It's almost fall, the bees are busy pollinating golden rods, the squirrels are collecting and eating nuts, and the leaves are beginning to change colour. Let's take our children outside for some great learning opportunities about nature in late summer.
In this September newsletter, I'll introduce you to a great game you can do to help kids learn about strategies that different squirrels use for hiding food and how to be inquisitive about different insects you can find lingering on the fall flowers.
In order to get your kids interested in squirrels, just start by asking them some inquisitive questions such as...
1) Why do squirrels bury nuts?
2) How do squirrels organize their nut hoard?
3) Do red squirrels and grey squirrels hid their nuts in groups or individually? Why?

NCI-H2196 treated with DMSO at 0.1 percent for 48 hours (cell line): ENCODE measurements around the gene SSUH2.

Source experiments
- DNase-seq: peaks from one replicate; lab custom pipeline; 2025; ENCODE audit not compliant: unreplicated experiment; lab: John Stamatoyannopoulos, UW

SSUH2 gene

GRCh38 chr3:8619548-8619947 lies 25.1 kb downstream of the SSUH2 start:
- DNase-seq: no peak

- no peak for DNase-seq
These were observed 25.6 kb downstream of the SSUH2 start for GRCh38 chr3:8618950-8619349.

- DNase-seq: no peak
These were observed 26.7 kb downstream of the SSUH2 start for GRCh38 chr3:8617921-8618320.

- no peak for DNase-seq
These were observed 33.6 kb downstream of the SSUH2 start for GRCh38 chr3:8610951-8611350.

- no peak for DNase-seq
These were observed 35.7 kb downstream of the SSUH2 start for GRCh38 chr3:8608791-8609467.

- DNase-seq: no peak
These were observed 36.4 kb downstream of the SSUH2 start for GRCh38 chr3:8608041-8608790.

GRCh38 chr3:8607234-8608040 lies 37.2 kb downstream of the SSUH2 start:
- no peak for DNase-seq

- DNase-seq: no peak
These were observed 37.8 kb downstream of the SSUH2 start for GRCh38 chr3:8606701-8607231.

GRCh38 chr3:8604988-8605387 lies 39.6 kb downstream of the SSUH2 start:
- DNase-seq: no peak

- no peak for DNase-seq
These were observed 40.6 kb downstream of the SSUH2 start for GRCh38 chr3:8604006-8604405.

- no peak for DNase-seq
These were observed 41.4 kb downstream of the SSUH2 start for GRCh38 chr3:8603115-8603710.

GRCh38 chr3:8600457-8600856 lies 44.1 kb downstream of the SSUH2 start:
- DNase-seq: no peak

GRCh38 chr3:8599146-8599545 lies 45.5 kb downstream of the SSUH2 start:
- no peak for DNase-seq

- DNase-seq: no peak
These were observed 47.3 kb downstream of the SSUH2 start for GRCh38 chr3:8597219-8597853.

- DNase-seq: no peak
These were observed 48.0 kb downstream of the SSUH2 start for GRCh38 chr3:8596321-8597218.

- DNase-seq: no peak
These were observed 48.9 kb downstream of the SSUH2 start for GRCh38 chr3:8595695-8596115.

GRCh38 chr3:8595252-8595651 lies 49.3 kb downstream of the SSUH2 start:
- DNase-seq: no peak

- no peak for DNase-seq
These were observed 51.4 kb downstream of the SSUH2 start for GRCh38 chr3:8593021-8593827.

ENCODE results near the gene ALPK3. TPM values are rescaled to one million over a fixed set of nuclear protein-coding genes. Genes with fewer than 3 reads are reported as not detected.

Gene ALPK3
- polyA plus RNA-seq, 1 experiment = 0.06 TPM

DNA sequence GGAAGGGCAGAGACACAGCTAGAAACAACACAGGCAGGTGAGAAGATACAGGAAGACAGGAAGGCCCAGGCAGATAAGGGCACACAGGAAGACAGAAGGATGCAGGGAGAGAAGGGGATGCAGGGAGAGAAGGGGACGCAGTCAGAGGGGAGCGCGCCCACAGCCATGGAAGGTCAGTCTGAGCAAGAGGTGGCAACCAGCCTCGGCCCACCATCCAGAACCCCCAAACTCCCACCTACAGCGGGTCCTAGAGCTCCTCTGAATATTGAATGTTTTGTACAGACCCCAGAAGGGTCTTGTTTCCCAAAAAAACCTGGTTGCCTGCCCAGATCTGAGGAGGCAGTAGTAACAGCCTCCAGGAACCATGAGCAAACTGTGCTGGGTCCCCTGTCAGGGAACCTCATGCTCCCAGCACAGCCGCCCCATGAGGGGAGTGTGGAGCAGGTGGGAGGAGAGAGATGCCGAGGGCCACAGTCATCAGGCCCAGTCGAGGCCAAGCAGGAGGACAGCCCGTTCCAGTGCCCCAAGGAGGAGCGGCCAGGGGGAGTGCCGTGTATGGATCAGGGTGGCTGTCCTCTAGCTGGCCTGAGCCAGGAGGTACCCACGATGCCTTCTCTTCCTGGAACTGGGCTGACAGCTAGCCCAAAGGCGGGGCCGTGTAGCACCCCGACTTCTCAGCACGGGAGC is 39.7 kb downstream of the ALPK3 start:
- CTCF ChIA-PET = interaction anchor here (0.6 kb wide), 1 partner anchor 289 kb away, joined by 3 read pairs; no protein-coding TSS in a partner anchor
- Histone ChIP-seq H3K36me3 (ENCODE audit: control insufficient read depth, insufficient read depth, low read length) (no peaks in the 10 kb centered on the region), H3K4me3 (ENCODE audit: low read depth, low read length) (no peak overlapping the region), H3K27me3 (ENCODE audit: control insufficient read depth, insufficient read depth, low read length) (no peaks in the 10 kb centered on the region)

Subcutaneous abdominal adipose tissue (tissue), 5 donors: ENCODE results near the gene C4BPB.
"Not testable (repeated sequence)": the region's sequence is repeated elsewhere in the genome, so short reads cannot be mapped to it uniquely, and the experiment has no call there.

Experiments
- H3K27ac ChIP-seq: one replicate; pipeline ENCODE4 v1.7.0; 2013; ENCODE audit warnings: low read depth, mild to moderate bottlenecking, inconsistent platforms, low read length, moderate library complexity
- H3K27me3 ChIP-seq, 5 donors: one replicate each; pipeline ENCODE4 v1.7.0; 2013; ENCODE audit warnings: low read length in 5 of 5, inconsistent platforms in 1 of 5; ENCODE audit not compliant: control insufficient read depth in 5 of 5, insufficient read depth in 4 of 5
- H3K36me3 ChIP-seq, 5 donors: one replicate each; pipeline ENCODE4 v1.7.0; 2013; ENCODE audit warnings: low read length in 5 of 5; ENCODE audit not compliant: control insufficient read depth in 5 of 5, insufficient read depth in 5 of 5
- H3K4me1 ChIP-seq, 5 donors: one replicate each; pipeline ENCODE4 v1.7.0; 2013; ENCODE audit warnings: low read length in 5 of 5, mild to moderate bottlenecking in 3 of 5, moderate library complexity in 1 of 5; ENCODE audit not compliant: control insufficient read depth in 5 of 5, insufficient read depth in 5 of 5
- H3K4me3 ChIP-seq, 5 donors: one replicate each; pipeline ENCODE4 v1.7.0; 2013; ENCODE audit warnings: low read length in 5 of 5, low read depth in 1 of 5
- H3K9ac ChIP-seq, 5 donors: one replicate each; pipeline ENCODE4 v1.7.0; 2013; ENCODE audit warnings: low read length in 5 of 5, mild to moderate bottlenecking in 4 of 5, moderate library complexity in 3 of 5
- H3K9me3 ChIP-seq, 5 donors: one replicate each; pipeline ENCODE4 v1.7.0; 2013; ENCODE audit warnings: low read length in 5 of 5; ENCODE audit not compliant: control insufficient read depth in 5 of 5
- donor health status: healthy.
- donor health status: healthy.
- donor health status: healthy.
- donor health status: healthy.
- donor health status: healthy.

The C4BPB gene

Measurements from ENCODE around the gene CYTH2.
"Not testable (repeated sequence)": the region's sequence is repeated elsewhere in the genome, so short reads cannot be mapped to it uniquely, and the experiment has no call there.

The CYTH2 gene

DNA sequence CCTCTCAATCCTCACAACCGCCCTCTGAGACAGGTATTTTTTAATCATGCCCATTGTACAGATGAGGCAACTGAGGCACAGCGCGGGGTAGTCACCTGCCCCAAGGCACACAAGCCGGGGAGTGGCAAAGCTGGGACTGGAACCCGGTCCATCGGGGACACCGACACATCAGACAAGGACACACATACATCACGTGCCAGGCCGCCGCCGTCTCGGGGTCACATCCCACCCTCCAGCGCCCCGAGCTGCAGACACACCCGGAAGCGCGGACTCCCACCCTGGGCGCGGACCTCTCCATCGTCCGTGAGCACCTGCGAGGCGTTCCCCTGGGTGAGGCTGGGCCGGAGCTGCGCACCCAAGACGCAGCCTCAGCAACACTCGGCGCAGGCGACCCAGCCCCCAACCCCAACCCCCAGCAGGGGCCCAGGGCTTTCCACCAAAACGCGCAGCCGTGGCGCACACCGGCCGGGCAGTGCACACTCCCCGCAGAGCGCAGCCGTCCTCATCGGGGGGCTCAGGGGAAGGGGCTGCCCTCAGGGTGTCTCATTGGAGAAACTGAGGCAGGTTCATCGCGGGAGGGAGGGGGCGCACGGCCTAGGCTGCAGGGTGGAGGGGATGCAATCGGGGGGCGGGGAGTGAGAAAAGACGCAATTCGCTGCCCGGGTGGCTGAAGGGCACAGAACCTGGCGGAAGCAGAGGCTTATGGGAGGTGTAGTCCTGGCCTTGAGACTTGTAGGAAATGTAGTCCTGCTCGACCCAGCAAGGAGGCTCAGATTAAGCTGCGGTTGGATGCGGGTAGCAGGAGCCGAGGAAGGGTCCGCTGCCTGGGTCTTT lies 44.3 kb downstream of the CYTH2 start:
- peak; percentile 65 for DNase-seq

4) Where do squirrels hide their nuts?
5) Do squirrels remember where they hide their nuts?
6) Which predators eat squirrels nuts?
7) How much do you think a squirrel weighs?
8) What do squirrels do when they perceive danger?
9) How many squirrels are in ... Toronto? Why are there so many squirrels?
10) Do squirrels hibernate in the winter?
Activity Ideas- "Oh Nuts!" from 'The Big Book of Nature Activities' by Drew Monkman/Jacob Rodenburg
Red squirrels- Hide their food in "piles". They'll need to find their food during winter. When encountering danger, squirrels touch a tree, indicating that they have climbed to safety.
Gray squirrels- Hide their food "one by one". Like red squirrels, they'll need to find their food during winter. When encountering danger, they too touch a tree".
Jays- Can steal food. Jays are free to watch squirrels hide their food.
Red fox- Eat squirrels and jays. Foxes simply tag an animal to indicate that they have eaten it. Tagged squirrels and jays must return to the start area.